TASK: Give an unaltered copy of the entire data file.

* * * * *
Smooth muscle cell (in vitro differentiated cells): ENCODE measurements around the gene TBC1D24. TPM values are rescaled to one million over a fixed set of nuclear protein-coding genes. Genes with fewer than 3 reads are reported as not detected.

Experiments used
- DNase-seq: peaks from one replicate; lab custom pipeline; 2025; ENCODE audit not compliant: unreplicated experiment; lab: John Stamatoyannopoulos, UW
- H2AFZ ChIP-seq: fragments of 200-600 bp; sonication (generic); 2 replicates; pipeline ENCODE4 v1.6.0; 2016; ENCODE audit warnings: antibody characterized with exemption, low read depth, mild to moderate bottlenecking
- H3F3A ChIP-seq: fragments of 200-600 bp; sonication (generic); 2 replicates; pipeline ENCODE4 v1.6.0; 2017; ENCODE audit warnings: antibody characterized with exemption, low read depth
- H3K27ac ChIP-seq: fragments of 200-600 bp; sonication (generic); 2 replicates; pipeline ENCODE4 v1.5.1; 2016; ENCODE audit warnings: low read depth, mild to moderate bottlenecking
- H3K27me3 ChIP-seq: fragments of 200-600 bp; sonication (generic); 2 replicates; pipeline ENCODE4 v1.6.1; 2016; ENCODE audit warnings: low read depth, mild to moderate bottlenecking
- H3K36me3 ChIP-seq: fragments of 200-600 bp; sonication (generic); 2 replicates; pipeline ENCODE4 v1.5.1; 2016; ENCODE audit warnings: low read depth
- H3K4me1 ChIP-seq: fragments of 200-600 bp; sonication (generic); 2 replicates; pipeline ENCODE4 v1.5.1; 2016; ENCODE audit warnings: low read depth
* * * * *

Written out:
Smooth muscle cell (in vitro differentiated cells): ENCODE measurements around the gene TBC1D24. TPM values are rescaled to one million over a fixed set of nuclear protein-coding genes. Genes with fewer than 3 reads are reported as not detected.

Experiments used
- DNase-seq: peaks from one replicate; lab custom pipeline; 2025; ENCODE audit not compliant: unreplicated experiment; lab: John Stamatoyannopoulos, UW
- H2AFZ ChIP-seq: fragments of 200-600 bp; sonication (generic); 2 replicates; pipeline ENCODE4 v1.6.0; 2016; ENCODE audit warnings: antibody characterized with exemption, low read depth, mild to moderate bottlenecking
- H3F3A ChIP-seq: fragments of 200-600 bp; sonication (generic); 2 replicates; pipeline ENCODE4 v1.6.0; 2017; ENCODE audit warnings: antibody characterized with exemption, low read depth
- H3K27ac ChIP-seq: fragments of 200-600 bp; sonication (generic); 2 replicates; pipeline ENCODE4 v1.5.1; 2016; ENCODE audit warnings: low read depth, mild to moderate bottlenecking
- H3K27me3 ChIP-seq: fragments of 200-600 bp; sonication (generic); 2 replicates; pipeline ENCODE4 v1.6.1; 2016; ENCODE audit warnings: low read depth, mild to moderate bottlenecking
- H3K36me3 ChIP-seq: fragments of 200-600 bp; sonication (generic); 2 replicates; pipeline ENCODE4 v1.5.1; 2016; ENCODE audit warnings: low read depth
- H3K4me1 ChIP-seq: fragments of 200-600 bp; sonication (generic); 2 replicates; pipeline ENCODE4 v1.5.1; 2016; ENCODE audit warnings: low read depth